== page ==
SP is just a reflection of a characters experience in the game. You can be useful flying a Rifter (Minmatar Tier1 Frigate)to a fleet, purely by being able tackle (Jump on quickly and warp disrupt) an enemy. You'll also get yourself on a few killmails. It's so easy to just sit and complain about unfair it all is, and in a year or two people will be complainign about how OP'd you are.. but thats nothing to do with it. An 87mil SP character in a frigate will still get annihilated by a 10mil SP character in a HAC (Tier2 Cruiser.) Your ship fitting and your ability to read into a trap or second guess the route youre taking to a system ALONE determines how long you survive.

I was lucky, on my first character when I had no idea how to do anything or what I was doing I was taken in by a 0.0 corp called Darkest Depths, who at the time was run by HawkCrest. They taught me the ropes and how to survive in EvE, and at just 2mil SP I was able to live and operate in 0.0 as a useful tackling addition to a fleet.

I'm not saying that an 80mil SP character and a 10mil SP character who are both in battlecruisers will be even, but I'm saying that skillpoints arent the biggest thing since sliced bread. Just chill out and have fun flying around in your Rifter.. because **** only gets more expensive from there ;). Have some fun, FOR GODS SAKE JOIN A CORP! even a newbie one! The entirety of eve is based around corporations and is totally freeform gameplay.

Keep calm and carry on.

Ariel Nova
Posted - 2010.12.09 20:24:00 - [28]
 

I have been playing since the end of 2004 ( I deleted my initial character, and I took a year and a half off).

I don't fly Capital ships and I only fly Gallente and Caldari ships.
This being my second creation I decided I really wanted to be good at a few things that I decided I'd like to do. That being said, I don't utilize all of my skills on any regular basis and some skills benefit none at all.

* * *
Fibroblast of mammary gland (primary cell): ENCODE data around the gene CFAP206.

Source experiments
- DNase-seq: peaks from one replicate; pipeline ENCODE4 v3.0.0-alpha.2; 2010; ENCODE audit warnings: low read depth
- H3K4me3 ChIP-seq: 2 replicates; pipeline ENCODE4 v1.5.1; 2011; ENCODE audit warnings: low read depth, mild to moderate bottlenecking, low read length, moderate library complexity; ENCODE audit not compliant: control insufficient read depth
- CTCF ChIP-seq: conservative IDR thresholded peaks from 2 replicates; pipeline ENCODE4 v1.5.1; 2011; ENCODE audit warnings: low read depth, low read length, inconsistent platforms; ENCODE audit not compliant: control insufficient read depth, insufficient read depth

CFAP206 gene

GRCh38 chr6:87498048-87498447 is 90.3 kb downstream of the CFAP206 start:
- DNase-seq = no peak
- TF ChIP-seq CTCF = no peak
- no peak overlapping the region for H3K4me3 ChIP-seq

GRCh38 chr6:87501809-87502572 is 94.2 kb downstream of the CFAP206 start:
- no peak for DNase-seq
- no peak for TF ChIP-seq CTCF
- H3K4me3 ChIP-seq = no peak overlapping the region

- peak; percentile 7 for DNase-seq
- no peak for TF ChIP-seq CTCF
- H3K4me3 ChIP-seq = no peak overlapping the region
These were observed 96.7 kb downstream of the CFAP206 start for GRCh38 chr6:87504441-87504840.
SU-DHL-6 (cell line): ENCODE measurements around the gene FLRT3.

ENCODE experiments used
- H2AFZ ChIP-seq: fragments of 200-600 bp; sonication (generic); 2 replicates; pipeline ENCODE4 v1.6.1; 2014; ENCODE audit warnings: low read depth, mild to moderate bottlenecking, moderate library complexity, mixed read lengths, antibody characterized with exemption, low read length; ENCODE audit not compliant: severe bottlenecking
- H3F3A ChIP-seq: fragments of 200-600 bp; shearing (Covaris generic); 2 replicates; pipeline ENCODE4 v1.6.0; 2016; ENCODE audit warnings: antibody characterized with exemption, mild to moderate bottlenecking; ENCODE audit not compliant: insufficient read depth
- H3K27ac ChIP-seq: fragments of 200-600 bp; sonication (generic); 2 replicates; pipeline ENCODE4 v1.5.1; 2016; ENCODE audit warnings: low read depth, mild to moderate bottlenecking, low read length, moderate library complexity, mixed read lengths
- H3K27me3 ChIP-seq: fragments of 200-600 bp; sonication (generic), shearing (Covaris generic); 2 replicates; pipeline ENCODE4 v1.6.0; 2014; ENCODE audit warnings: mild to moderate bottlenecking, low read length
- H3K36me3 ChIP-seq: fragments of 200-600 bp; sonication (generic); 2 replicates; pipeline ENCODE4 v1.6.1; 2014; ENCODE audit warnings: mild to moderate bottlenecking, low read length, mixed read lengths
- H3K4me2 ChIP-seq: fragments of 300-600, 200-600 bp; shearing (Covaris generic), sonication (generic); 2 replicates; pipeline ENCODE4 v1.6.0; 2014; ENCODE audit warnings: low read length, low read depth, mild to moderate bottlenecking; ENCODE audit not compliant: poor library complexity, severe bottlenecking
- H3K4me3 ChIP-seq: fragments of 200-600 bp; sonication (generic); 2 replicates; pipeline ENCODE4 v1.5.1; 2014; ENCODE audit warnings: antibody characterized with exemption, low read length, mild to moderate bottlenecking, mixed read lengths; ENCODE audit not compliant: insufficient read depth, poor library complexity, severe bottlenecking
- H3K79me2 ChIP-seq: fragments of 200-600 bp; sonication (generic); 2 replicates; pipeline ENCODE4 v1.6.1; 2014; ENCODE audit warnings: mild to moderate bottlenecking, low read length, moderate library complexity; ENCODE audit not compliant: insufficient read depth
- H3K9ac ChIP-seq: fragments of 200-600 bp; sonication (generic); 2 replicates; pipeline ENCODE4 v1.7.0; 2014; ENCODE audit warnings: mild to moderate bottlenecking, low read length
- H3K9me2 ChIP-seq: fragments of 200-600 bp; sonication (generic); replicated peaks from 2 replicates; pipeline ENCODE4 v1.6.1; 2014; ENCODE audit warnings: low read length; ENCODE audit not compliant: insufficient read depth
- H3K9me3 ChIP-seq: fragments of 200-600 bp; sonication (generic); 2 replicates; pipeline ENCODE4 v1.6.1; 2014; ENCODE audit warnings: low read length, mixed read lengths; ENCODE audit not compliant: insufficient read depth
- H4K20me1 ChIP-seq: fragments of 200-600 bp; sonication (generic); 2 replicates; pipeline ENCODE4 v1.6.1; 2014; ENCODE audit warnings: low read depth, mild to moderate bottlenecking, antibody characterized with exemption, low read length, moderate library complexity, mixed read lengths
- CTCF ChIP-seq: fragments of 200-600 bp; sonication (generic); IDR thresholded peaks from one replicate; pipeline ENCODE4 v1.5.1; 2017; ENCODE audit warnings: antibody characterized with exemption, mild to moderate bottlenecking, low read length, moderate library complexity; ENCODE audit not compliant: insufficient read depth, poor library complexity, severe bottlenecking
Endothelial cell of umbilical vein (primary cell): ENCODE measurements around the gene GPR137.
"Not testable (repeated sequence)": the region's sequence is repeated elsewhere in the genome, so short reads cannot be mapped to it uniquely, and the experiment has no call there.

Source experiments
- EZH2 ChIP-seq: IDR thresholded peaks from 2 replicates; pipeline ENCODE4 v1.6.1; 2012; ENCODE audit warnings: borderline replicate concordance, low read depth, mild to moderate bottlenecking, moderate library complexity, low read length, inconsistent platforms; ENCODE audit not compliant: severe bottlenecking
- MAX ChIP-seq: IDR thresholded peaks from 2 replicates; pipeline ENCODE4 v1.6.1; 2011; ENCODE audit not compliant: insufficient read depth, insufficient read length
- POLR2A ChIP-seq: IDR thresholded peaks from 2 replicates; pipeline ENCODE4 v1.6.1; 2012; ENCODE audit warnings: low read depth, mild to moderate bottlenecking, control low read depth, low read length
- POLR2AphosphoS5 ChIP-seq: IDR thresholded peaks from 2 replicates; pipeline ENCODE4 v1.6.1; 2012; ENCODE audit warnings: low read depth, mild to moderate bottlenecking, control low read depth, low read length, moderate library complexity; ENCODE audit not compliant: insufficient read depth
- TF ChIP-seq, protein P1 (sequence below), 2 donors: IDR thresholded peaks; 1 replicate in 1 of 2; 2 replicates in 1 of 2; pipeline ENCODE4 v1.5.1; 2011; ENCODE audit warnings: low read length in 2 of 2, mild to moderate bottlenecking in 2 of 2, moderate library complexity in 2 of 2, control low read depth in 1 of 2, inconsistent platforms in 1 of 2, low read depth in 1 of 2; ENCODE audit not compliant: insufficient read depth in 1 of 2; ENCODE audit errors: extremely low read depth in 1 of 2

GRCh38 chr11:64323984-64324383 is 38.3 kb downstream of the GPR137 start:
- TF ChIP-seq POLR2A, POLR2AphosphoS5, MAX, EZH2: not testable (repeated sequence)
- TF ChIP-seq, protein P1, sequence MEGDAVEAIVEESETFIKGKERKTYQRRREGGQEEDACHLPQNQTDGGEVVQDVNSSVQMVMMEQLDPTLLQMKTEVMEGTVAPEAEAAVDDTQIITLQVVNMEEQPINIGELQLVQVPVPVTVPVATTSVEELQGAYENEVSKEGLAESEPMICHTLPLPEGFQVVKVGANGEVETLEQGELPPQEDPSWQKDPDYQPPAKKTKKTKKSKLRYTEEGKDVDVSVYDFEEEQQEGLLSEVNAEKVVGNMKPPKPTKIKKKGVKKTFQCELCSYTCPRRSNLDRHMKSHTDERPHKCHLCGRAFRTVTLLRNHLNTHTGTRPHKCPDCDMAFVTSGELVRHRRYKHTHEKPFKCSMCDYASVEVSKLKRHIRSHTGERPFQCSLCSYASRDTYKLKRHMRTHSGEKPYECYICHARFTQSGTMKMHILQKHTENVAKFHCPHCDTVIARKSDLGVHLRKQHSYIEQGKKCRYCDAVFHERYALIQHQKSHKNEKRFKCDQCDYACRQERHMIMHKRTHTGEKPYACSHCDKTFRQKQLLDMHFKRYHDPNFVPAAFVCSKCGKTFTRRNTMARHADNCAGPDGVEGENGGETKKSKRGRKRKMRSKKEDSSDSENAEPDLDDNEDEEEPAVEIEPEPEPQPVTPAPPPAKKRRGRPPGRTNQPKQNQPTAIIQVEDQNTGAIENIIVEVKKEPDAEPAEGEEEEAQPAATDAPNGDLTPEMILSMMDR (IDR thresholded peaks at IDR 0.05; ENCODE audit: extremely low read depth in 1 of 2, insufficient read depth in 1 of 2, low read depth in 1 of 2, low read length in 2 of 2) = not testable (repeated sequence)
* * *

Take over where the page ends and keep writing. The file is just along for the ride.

However, this game has evolved a lot since 2004. In 2004 you were given a rookie ship, sent out to mine a rock and shoot a rat and that was the extent of the "training" to play. If you find the current training insufficient, it is a good thing you didn't start back then.

I like how in Eve no one is a god at all it has to offer. If you prefer to reach the end of a game then this type of game development is not for you.

In Eve your choices in how you play and how you want to play are truly yours, unlike other games that you have some choices but the rest is structured.

It isn't hard to try a new thing in Eve either, the first level or 2 of a skill takes less than a day, and most things can be attempted in fairly safe locations.

By no means should anyone that plays Eve think that Capital ships is the god of all ships and is the ultimate goal in this game.

Tau Cabalander
Posted - 2010.12.09 23:42:00 - [29]
 

Originally by: Ariel Nova
However, this game has evolved a lot since 2004. In 2004 you were given a rookie ship, sent out to mine a rock and shoot a rat and that was the extent of the "training" to play. If you find the current training insufficient, it is a good thing you didn't start back then.

I couldn't kill it. I think I was targeting the rock Embarassed So I panicked and closed the client. When I logged-in again I was in a station; I still don't know why or how that happened.

Later, I ran the same mission about 20 times in different starter systems, as I was trying to raise standing with the school's corp. I sometimes wonder if I'm the only person in EVE with over 9 standing with Hedion University.

Anyways, after that first failed mission I paid for a year in full. EVE was big, complex, confusing, and had plenty for me to learn. It was a big puzzle. I love that about EVE.

Shurikane
Posted - 2010.12.10 11:49:00 - [30]
 

Somebody needs a to-do list.


  • Find a wormhole and run into it. See how long you survive. Try to go to its end and make it back home with something in your cargo hold.

  • Try faction warfare. 24-7 pew pew!

  • Find yourself some gangmates and go roam in nullsec to cause trouble.

  • Train yourself in a ship class your character was not meant to fly.

  • Leave your base of operations and start anew elsewhere. Use your fight money to buy yourself the ships you need to operate.

  • Attempt some trading. Figure out some demand and see if you can fulfill it.

  • Give PI a go. Try producing an item and selling it off.

  • Get into a low-sec or nullsec corp.



If you let your SP be a wall in any shape or form except as "I need to train this one to pilot the next ship I wanna fly", you're doing it wrong.

If you think you can max yourself out, you're doing it wrong.

If you are driven to seek the maximum income in the least amount of time, you're doing it wrong.